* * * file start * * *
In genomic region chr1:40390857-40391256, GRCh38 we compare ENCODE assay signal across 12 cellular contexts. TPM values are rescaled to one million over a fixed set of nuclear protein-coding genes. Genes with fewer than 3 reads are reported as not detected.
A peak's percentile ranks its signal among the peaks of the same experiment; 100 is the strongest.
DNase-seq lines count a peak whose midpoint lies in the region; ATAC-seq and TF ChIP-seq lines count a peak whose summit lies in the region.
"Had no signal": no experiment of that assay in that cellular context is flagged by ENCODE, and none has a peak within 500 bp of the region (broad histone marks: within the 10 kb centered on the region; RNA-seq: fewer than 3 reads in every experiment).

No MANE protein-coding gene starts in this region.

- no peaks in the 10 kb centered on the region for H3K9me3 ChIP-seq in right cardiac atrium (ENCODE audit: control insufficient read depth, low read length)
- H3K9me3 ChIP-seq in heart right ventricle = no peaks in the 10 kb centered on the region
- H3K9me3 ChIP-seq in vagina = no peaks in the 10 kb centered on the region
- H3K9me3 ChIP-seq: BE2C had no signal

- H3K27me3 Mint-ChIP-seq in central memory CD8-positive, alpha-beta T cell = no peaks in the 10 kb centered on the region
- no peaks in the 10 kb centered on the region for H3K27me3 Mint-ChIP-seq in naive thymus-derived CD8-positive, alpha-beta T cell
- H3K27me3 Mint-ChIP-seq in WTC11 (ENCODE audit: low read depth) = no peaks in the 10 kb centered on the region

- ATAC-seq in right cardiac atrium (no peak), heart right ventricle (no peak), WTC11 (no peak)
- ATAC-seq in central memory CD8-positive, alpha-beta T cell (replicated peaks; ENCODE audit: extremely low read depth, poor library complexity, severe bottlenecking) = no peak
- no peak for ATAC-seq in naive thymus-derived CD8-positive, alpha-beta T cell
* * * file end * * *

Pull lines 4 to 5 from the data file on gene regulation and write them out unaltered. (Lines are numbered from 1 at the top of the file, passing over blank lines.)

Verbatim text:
"Had no signal": no experiment of that assay in that cellular context is flagged by ENCODE, and none has a peak within 500 bp of the region (broad histone marks: within the 10 kb centered on the region; RNA-seq: fewer than 3 reads in every experiment).

No MANE protein-coding gene starts in this region.